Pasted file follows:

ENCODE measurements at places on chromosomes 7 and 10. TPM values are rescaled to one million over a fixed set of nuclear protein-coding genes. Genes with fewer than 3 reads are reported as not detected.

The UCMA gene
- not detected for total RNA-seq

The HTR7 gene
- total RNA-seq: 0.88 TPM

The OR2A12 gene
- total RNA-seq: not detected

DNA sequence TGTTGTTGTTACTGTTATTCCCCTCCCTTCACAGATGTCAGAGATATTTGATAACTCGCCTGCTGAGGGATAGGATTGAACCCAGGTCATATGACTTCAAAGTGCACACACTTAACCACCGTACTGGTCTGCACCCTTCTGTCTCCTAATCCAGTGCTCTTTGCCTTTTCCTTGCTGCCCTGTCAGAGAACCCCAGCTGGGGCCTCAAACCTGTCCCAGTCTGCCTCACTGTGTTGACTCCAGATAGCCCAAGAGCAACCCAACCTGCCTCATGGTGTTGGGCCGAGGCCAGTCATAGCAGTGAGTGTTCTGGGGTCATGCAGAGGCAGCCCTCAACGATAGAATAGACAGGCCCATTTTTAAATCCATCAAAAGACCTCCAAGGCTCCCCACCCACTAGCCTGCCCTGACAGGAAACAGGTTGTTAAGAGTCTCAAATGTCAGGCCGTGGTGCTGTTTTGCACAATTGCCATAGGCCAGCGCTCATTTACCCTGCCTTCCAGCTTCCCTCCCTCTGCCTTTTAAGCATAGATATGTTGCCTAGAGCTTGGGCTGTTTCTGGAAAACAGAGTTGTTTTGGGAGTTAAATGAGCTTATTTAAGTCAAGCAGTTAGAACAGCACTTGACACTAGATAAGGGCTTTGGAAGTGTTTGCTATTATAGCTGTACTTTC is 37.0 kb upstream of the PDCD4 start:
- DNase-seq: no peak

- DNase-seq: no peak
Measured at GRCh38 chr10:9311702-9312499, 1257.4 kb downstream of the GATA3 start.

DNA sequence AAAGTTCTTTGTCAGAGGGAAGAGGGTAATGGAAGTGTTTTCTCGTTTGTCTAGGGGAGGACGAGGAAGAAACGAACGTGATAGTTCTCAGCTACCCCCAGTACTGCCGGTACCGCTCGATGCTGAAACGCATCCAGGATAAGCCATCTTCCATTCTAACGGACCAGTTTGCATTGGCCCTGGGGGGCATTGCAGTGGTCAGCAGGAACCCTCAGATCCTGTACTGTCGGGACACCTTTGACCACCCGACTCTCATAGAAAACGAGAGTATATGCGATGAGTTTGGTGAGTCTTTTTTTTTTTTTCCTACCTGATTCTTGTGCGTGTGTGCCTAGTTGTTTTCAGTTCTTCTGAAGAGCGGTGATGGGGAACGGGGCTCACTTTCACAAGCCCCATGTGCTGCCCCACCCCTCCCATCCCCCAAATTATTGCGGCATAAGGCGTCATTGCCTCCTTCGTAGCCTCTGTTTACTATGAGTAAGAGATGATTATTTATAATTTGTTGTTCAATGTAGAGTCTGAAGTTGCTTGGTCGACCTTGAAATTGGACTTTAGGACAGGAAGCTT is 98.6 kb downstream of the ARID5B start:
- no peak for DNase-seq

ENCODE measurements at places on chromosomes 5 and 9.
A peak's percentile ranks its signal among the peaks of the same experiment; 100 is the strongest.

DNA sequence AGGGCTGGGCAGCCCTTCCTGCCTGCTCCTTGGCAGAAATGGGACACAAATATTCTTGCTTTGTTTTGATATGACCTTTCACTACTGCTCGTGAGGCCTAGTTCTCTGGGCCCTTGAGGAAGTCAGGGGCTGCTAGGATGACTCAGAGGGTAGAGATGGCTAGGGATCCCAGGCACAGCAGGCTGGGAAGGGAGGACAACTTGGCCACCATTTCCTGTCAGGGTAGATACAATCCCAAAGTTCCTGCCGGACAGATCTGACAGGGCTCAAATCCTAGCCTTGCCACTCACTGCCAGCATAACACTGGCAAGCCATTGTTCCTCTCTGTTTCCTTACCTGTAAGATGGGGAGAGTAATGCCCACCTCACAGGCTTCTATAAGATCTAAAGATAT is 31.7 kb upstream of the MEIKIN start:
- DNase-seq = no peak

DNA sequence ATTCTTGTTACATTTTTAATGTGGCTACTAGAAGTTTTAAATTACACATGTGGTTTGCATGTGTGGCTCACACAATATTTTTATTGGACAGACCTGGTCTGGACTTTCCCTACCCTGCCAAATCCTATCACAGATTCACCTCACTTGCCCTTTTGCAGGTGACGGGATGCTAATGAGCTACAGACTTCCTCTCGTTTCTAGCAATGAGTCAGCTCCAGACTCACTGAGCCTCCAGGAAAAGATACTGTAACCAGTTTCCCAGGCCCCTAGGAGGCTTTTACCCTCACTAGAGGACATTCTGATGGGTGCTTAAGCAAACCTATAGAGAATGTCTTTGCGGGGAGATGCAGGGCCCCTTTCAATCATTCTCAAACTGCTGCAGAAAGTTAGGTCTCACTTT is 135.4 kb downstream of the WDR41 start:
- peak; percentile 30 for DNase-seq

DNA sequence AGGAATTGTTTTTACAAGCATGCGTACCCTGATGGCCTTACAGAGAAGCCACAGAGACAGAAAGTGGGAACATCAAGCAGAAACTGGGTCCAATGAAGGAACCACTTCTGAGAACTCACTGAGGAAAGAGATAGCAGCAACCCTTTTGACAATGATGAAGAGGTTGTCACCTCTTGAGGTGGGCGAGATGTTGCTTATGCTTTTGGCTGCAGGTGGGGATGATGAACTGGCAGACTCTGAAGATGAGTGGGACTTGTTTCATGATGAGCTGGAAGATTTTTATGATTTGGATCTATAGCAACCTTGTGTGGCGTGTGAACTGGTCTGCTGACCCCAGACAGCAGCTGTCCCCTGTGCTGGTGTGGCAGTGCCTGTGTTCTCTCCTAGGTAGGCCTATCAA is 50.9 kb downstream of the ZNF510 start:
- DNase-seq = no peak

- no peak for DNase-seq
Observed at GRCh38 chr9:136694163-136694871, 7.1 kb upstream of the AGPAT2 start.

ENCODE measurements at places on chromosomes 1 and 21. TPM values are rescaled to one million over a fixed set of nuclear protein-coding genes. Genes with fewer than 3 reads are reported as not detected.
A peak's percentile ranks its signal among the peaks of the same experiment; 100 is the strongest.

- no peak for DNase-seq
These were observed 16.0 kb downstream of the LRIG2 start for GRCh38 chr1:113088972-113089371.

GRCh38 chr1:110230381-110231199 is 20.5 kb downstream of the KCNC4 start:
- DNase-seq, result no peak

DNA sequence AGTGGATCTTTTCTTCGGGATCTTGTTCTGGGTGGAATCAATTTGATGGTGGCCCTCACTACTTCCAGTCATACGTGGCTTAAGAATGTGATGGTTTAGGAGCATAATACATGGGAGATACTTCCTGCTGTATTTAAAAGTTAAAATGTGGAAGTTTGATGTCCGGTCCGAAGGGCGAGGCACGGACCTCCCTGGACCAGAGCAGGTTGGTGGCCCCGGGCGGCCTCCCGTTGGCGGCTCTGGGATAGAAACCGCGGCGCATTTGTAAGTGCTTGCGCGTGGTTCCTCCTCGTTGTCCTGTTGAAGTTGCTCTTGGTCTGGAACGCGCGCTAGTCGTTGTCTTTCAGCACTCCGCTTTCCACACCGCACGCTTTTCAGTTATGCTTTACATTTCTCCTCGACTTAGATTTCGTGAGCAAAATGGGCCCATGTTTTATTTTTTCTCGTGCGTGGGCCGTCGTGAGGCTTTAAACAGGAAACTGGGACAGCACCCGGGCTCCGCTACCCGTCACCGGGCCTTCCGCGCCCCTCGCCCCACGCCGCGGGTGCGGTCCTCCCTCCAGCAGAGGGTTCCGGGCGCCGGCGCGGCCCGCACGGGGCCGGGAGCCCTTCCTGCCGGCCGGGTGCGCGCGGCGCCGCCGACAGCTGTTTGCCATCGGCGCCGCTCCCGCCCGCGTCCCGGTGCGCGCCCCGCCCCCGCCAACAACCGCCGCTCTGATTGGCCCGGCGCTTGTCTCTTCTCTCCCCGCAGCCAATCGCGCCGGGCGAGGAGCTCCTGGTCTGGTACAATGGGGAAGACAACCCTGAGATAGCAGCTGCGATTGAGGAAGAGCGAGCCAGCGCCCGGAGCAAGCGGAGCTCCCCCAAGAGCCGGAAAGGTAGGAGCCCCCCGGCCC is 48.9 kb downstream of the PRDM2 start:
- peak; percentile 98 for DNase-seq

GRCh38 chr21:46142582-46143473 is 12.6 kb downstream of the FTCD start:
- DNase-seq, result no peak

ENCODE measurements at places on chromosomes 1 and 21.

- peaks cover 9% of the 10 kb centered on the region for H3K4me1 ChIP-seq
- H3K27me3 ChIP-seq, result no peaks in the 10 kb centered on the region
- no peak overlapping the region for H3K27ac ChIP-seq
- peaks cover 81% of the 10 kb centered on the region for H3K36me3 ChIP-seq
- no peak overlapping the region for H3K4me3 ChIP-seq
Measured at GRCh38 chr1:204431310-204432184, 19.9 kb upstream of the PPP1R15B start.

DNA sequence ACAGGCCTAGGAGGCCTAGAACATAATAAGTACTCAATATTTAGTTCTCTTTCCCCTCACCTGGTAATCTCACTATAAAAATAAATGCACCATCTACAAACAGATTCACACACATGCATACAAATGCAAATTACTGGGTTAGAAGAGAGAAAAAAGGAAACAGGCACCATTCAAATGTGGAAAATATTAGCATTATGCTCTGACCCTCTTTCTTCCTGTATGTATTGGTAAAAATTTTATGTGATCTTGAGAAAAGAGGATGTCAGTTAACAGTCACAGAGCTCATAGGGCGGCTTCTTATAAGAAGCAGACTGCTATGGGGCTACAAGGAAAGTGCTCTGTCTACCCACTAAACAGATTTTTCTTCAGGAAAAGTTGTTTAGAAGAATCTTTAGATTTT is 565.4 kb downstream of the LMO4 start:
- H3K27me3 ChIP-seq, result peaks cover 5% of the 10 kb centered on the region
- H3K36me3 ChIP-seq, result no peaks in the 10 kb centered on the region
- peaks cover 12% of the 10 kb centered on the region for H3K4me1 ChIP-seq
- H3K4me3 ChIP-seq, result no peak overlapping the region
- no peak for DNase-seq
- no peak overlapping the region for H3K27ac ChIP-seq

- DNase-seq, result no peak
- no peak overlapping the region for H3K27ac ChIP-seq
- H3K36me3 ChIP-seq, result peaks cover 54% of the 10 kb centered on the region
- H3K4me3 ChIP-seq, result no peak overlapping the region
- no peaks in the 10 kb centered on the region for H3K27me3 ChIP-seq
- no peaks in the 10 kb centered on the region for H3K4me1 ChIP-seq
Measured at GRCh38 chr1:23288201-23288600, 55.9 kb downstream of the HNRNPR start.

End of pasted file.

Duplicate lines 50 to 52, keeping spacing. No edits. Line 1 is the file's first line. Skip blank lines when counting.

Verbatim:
- H3K36me3 ChIP-seq, result peaks cover 54% of the 10 kb centered on the region
- H3K4me3 ChIP-seq, result no peak overlapping the region
- no peaks in the 10 kb centered on the region for H3K27me3 ChIP-seq